I did some reading up on it, and as it turned out, the Faustian subtext went completely over my head.
What I originally interpreted the movie as was a story of two meek, abused people thoroughly disadvantaged by the society they lived in, one that would constantly step on them when they weren’t being pushed around by it. The plant was a physical manifestation of said society that gobbles people up, only this time one of the disadvantaged had the choice of continuing to feed it, or stand up and fight against it—eventually culminating in a climax where, after being pushed around and used by it for so long, he finally does and emerges triumphant.
What the story was really about, however, was a tragic tale of temptation and corruption induced by a deal with the Devil, all wrapped up in a B-movie package with a side order of criticism of consumerism (and awesome puppetry). And that just never got across to me in the theatrical cut.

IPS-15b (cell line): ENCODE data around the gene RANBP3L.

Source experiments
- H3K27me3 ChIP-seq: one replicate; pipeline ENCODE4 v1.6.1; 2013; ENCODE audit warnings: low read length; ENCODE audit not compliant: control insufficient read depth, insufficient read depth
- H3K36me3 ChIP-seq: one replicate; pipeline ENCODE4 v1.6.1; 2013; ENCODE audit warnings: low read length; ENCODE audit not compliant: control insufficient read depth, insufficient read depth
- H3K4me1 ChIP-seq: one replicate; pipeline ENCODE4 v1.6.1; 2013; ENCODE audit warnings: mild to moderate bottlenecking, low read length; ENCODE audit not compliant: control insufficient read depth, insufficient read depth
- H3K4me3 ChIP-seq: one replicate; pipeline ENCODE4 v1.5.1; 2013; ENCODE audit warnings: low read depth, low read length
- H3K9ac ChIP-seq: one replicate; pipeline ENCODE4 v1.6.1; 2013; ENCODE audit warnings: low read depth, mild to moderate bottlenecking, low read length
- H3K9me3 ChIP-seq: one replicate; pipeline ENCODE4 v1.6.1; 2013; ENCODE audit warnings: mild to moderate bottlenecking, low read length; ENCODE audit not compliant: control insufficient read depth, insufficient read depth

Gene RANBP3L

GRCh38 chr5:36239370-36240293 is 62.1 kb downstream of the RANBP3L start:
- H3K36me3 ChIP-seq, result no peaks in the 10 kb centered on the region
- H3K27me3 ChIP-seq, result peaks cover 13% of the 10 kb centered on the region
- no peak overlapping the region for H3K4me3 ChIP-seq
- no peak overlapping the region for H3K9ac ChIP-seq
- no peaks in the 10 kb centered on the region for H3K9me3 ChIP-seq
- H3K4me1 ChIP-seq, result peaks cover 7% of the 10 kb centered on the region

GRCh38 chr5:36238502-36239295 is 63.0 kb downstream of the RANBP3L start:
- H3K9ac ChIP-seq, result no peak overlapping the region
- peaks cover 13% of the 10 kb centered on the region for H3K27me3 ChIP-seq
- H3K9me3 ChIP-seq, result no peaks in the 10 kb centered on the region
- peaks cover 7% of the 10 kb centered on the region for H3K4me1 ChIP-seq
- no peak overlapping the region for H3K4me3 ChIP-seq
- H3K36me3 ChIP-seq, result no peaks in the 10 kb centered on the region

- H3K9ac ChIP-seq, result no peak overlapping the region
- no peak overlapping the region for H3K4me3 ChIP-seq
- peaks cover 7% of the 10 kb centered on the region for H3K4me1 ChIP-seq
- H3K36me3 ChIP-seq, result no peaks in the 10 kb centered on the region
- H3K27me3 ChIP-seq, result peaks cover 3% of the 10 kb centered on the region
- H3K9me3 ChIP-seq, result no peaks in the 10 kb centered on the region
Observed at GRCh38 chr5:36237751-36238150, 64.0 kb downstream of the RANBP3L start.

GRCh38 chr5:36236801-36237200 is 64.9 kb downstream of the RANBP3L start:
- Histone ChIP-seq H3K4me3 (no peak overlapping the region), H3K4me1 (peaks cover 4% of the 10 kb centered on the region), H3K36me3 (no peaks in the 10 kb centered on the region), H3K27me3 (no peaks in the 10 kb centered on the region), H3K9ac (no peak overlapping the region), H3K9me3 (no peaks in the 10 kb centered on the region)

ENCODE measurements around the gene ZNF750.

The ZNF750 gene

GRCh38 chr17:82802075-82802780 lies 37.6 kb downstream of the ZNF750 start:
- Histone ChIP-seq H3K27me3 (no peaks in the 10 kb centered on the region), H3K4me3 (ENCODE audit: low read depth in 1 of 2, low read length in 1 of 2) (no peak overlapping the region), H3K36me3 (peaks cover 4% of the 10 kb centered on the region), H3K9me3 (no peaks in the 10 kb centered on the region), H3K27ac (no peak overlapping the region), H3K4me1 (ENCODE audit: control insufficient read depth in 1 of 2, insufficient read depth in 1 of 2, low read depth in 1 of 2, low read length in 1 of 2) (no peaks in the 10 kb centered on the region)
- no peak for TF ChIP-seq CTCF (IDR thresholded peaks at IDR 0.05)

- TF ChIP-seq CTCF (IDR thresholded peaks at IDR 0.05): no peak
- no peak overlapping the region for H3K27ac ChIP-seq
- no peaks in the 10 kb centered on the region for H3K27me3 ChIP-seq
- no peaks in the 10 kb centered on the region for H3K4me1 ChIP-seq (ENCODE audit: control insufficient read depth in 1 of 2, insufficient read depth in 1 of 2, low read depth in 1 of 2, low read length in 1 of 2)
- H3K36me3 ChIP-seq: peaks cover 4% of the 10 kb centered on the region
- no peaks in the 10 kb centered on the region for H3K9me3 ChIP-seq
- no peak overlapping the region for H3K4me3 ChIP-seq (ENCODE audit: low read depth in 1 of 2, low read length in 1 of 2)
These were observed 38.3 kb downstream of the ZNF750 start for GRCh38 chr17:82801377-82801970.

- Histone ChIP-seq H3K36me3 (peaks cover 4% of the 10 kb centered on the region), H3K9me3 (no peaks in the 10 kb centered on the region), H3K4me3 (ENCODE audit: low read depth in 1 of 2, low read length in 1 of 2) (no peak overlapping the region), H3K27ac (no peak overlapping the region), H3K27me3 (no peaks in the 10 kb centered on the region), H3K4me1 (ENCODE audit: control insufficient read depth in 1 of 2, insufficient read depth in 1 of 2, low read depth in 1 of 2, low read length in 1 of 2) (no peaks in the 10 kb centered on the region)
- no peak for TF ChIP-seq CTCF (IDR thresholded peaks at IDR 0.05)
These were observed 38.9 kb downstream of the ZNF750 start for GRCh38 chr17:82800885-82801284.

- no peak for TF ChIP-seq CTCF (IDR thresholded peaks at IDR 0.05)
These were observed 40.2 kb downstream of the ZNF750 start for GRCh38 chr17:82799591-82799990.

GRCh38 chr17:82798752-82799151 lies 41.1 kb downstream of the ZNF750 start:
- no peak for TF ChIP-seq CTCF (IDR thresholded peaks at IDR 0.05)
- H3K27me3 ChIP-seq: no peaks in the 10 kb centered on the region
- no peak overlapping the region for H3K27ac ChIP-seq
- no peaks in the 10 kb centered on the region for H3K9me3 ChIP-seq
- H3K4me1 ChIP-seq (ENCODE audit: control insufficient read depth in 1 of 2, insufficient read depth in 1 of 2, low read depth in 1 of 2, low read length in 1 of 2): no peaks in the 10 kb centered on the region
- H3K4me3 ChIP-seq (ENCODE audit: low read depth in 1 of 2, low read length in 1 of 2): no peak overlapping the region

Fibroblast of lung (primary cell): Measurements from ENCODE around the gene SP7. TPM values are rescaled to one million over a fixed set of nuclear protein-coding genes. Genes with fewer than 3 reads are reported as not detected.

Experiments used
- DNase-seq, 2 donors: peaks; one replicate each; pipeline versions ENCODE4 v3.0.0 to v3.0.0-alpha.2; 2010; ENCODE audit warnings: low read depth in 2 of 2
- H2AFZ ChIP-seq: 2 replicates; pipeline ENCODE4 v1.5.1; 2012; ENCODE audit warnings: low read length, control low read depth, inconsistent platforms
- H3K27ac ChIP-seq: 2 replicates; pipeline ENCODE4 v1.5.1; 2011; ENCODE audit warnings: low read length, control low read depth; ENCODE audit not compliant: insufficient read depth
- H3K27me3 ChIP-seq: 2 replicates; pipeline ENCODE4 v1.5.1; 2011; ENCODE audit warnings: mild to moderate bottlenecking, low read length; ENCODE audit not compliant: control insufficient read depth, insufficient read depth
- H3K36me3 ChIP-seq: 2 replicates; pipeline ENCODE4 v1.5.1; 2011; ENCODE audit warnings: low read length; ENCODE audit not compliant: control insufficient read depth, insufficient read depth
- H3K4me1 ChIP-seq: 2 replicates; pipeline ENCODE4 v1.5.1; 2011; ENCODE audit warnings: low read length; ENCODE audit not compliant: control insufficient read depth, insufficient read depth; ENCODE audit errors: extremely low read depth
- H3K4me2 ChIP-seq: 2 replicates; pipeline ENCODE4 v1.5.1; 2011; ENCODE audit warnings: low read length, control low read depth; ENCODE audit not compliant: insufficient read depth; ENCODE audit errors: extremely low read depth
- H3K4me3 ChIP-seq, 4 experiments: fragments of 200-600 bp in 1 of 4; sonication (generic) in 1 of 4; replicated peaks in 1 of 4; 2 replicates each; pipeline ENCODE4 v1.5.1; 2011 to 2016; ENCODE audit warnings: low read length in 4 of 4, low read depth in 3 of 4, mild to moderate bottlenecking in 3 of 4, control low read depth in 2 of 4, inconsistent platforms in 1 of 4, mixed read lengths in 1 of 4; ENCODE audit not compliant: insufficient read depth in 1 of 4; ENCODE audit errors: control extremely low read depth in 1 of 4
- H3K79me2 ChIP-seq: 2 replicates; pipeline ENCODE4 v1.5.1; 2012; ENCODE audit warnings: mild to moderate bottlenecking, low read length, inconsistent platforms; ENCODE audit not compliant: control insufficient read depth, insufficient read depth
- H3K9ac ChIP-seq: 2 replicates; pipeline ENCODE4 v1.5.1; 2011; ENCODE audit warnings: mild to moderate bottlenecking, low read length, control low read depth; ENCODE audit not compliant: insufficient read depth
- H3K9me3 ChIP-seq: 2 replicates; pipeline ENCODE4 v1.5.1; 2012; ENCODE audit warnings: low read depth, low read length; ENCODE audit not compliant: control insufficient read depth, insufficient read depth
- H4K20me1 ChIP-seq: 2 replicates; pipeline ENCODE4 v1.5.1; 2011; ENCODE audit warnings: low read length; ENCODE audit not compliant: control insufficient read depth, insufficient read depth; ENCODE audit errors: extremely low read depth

Eventually, I saw the movie again with its original ending, now fully restored and in color. And I enjoyed it as much as I did the theatrical cut. Somehow, it didn’t feel out of place or jarring this time around. My criticism of the film not conveying Seymour’s temptation clearly remained, and the shortening of “The Meek Shall Inherit The Earth” was certainly a result of that (in the full version, Seymour explicitly voices his see-sawing feelings of temptation, eventually consenting to The Deal without reluctance), but it still flowed seamlessly, was amazing to look at, and had some darkly powerful callbacks.
So, in the end, I reached two conclusions:
1. The endings can’t be enjoyed as separate pieces; they need to be seen as part of the film and not as after-viewing specials.
2. The endings, in my eyes, tell two different stories—the one I described further up as my own interpretation when I saw the theatrical cut’s ending, and the original intent that comes with the intended ending. I’m honestly glad these two endings exist for that reason; it’s really rare that such endings can change what story it’s trying to tell almost entirely, and that’s fascinating and commendable, even if it wasn’t the filmmakers’ intent.
And I’m glad the focus group ending exists because dammit, Audrey needs a break.